Thursday, April 7, 2016

Book Review: Seveneves by Neal Stephenson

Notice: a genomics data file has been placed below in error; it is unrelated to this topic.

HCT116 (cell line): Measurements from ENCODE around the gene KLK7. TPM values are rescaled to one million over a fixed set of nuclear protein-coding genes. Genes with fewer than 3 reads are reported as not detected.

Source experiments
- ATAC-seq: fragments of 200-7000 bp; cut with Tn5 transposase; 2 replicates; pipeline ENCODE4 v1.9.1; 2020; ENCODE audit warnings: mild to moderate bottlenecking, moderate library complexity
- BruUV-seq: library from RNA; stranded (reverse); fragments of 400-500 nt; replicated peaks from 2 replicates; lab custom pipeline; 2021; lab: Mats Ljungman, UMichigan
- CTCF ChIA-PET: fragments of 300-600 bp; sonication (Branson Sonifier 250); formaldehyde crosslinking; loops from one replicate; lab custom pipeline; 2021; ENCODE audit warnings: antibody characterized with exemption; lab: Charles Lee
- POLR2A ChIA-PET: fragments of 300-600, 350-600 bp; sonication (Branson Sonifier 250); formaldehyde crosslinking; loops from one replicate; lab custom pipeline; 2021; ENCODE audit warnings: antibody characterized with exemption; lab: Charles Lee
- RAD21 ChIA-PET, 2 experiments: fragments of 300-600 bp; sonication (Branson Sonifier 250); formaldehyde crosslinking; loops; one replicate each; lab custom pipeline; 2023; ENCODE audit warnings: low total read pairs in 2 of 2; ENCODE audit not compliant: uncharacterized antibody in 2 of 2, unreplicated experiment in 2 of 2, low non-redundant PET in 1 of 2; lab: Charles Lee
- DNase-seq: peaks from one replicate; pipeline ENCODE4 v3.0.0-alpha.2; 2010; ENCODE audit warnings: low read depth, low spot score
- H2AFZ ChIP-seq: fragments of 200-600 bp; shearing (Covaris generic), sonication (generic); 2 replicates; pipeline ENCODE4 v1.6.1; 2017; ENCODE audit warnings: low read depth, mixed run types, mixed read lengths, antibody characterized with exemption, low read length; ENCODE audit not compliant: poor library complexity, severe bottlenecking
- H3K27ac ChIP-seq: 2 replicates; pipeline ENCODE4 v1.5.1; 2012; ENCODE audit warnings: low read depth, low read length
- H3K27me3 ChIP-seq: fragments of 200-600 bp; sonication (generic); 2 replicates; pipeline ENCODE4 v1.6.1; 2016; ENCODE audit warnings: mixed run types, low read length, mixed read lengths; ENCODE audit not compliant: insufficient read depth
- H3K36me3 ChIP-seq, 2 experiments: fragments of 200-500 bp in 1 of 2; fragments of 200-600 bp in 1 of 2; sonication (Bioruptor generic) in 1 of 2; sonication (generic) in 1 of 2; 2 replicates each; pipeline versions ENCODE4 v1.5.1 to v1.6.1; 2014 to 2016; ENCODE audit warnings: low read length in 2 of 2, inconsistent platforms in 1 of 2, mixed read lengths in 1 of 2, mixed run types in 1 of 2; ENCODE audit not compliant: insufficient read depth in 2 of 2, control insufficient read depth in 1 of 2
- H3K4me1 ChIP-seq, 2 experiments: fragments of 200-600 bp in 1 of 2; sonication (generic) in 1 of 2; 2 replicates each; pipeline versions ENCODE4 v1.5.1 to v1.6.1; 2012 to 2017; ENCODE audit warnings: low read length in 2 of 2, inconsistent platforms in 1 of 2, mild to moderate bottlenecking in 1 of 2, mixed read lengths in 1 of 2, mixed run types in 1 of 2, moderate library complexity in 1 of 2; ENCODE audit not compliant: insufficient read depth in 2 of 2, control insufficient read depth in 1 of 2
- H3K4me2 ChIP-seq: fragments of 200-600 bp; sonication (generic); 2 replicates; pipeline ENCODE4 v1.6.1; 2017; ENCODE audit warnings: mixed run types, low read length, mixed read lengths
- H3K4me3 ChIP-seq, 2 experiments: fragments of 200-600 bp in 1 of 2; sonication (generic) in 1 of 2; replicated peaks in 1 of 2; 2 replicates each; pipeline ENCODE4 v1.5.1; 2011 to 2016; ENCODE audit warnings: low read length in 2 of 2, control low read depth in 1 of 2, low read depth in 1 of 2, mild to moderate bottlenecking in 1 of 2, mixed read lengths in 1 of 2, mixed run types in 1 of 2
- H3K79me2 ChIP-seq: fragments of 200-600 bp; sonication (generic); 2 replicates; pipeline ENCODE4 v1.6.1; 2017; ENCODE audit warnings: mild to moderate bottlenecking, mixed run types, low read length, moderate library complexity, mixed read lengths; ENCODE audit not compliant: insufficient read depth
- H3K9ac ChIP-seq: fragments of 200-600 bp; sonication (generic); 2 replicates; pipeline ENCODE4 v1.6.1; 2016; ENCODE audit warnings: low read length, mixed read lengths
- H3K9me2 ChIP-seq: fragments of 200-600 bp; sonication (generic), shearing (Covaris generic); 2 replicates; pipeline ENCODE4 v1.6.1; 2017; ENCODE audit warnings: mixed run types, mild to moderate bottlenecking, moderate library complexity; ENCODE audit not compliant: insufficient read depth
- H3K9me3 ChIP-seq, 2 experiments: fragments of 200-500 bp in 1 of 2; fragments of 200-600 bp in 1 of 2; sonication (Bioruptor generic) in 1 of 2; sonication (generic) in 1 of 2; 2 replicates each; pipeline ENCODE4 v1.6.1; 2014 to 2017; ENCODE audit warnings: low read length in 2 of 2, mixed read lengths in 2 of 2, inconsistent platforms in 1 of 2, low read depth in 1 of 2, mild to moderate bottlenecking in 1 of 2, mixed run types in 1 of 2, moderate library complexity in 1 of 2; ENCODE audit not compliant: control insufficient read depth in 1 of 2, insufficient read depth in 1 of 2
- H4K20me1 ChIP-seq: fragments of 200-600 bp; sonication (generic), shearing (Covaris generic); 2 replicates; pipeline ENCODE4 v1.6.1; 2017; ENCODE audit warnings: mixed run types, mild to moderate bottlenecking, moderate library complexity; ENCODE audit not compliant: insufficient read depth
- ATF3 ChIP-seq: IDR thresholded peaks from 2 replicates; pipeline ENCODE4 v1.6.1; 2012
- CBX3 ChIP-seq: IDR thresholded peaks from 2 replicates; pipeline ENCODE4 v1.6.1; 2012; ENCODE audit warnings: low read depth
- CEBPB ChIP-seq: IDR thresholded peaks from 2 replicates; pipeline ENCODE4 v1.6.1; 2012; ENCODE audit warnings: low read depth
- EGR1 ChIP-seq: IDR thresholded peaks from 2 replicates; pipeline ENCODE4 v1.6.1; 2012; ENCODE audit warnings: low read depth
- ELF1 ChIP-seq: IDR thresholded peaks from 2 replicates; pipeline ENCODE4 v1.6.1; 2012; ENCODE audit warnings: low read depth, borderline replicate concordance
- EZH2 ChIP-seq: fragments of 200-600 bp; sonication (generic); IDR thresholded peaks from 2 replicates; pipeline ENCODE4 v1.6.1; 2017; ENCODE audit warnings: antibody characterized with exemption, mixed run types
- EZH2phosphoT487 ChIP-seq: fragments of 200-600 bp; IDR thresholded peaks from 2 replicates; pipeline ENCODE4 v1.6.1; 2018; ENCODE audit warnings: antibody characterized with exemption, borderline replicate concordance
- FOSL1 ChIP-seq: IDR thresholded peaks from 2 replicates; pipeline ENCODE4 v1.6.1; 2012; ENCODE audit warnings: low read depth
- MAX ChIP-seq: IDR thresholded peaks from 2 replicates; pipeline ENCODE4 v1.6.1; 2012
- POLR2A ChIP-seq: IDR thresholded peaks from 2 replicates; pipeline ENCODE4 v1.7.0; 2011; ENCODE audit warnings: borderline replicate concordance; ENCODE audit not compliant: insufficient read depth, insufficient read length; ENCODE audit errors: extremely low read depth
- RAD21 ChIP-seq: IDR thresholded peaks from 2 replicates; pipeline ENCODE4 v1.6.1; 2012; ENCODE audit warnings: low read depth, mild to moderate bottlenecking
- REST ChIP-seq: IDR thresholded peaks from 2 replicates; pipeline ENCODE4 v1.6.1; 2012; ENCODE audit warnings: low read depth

This is my favorite Neal Stephenson book. That's not to say it's without flaws, but his obsessive technical skill in plotting and engineering a story (as well as his high page count) finally fits the broad scope of his subject. Basically, this book is "Stephenson reboots the world." As you'd expect, there's everything here from problem-solving on the level of The Martian times a thousand, to philosophical and psychological ruminations on being the only ones left after the surface of the Earth is sterilized. I only wish that the emphasis was different -- a major shift that happens two-thirds of the way through the book should have taken place one-third of the way through the book, in my opinion. It feels a bit like Stephenson is cutting off the second half of his story early because even he can't figure out how to make some of his surprises work in detail given the huge nature of the narrative shift. Stephenson is no utopian, and parts of the story get very dark and desperate, but if you stick it out to the end things open up to glimmers "more things in heaven and earth than are dreamt of in your philosophy." First contact is here but it's inverted and subverted and, to me, felt fresh. I'd say more, but part of the point of Stephenson is the surprises that happen in the last third, where this novel really shines. File this one under "gets better as it goes along," and it starts out pretty good, at that.

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